The 2013 proxy season is shaping up to be another challenging year, with the new Securities and Exchange Commission (“SEC”) disclosure requirements for compensation consultant conflicts of interest, the continued focus on governance and compensation issues by proxy advisors and institutional investors and the first year of say on pay for smaller reporting companies. In this edition of the Public Company Advisor, we provide a brief overview of five issues for companies to consider in drafting their 2013 proxy statement.
Compensation Consultant Conflict of Interest Disclosure
The SEC adopted new rules in 2012 broadening the already required proxy statement disclosure about compensation consultants to include a discussion of “conflicts of interest”. Proxy statements for 2013 annual meetings must provide disclosure about any conflict of interest with the compensation consultant, including the nature of the conflict and how it is being addressed. The SEC did not define conflict of interest, but indicated that the following six factors are relevant to the analysis:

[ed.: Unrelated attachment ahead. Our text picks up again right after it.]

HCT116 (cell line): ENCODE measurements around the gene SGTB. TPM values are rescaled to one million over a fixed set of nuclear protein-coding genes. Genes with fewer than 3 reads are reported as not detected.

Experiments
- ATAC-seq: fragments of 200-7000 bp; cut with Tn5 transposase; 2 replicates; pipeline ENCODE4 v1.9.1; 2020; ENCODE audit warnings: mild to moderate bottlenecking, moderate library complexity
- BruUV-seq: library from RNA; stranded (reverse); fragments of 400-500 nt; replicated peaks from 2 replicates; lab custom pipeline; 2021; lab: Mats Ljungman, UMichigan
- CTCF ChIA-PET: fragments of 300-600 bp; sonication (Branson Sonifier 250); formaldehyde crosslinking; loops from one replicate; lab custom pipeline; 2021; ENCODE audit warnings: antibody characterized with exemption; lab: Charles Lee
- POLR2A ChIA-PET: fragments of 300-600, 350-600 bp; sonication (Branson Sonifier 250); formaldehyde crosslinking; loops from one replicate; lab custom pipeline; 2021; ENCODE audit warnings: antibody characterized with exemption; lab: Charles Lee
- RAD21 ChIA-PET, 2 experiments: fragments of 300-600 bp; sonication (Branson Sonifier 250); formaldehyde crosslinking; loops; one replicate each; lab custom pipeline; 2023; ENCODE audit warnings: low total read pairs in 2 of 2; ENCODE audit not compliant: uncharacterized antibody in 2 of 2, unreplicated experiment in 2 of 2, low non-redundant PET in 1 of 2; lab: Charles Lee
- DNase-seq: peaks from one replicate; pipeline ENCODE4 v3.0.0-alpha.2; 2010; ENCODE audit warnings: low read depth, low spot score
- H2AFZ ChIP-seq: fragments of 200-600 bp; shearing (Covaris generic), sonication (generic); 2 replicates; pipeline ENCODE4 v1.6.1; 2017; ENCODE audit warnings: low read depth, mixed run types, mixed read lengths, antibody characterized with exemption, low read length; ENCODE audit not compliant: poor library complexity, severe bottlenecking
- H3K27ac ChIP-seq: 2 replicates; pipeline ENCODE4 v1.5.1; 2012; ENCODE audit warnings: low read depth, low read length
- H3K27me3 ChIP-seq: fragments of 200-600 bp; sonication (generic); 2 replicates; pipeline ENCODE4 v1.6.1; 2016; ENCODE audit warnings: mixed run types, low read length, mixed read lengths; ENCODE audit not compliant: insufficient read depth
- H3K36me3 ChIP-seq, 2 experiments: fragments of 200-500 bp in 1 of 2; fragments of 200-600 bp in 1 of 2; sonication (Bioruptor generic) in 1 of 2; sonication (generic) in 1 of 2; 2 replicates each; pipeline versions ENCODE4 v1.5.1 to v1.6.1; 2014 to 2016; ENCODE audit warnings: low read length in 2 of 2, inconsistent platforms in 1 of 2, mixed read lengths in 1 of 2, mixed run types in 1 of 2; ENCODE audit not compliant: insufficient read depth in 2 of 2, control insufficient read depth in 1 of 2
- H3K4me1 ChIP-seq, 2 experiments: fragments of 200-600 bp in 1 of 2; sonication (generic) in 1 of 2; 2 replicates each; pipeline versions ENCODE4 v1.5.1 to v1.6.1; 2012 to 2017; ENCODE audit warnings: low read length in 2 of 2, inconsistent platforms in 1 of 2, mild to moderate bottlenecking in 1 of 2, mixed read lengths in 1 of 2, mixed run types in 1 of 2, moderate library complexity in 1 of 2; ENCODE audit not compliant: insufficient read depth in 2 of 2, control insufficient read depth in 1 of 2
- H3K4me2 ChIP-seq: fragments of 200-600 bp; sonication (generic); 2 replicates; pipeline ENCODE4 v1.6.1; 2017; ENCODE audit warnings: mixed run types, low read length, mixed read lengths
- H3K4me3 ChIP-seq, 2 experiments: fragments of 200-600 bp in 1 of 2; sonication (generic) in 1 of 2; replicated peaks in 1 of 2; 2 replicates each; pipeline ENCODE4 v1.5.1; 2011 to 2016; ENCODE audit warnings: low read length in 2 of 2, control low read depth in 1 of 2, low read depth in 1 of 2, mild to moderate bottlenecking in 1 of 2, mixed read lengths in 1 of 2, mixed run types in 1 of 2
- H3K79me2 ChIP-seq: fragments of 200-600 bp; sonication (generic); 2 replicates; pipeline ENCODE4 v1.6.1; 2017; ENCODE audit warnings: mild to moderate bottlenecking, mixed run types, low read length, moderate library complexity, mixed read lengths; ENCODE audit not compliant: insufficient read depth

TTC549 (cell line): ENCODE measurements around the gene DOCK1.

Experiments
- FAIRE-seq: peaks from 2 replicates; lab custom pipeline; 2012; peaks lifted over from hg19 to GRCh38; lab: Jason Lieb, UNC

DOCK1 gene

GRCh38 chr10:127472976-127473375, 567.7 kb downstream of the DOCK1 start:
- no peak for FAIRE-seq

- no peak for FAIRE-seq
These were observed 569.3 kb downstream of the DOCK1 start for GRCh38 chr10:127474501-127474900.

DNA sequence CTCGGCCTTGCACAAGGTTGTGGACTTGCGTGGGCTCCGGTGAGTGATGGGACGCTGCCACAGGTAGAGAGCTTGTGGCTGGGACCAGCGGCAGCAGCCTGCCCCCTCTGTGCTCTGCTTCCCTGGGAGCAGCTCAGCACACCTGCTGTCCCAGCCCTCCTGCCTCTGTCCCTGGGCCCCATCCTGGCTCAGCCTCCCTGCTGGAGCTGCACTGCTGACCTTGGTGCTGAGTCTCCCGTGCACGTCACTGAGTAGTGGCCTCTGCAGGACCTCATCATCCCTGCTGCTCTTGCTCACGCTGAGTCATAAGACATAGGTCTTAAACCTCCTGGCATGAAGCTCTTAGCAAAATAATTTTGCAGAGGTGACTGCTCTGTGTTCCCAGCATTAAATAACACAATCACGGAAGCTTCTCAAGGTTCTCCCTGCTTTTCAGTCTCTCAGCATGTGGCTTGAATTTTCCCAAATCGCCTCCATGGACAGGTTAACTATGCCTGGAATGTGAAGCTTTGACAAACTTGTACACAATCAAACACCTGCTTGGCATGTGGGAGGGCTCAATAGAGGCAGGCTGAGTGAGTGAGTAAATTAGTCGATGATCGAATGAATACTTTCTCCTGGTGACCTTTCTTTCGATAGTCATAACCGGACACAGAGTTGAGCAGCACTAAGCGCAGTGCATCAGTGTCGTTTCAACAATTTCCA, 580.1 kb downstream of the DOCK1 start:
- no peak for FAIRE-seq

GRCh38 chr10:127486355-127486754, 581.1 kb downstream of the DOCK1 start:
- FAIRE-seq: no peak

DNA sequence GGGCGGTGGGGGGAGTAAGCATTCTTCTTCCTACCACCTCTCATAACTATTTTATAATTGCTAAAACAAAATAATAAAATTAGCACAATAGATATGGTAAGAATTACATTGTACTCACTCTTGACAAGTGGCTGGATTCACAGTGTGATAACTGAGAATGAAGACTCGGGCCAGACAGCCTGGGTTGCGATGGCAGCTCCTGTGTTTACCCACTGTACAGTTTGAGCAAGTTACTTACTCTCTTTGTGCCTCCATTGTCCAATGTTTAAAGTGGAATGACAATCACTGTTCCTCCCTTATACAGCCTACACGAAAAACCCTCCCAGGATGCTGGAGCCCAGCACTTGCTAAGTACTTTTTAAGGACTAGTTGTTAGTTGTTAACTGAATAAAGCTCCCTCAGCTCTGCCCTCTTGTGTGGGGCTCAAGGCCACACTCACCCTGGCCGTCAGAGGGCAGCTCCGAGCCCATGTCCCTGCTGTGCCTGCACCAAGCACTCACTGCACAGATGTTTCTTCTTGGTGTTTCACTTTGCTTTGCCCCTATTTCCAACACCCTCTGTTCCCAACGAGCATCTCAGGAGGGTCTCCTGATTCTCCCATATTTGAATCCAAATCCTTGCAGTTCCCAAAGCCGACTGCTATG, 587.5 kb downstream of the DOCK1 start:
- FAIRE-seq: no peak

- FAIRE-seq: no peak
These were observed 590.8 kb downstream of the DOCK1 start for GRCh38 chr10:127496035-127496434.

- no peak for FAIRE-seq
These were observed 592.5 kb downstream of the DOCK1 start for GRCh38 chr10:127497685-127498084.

- Other services provided by the compensation consulting firm to the company;
- Fees paid by the company as a percentage of the compensation consulting firm’s total revenue;
- Policies or procedures maintained by the compensation consulting firm to prevent a conflict of interest;
- Any business or personal relationship between the compensation consultant and a compensation committee member;
- Any company stock owned by the compensation consultant; and
- Any business or personal relationships between the compensation consultant or the compensation consulting firm and the executive officers of the company.
Companies should consider adding to the D&O questionnaire to assist in internal data gathering for items 4 and 6 above. Companies also will need compensation consultant input to assess these factors. It has been our experience that, when requested, the compensation consulting firm will provide a letter addressing the six factors, which can be a starting point for the conflict of interest analysis.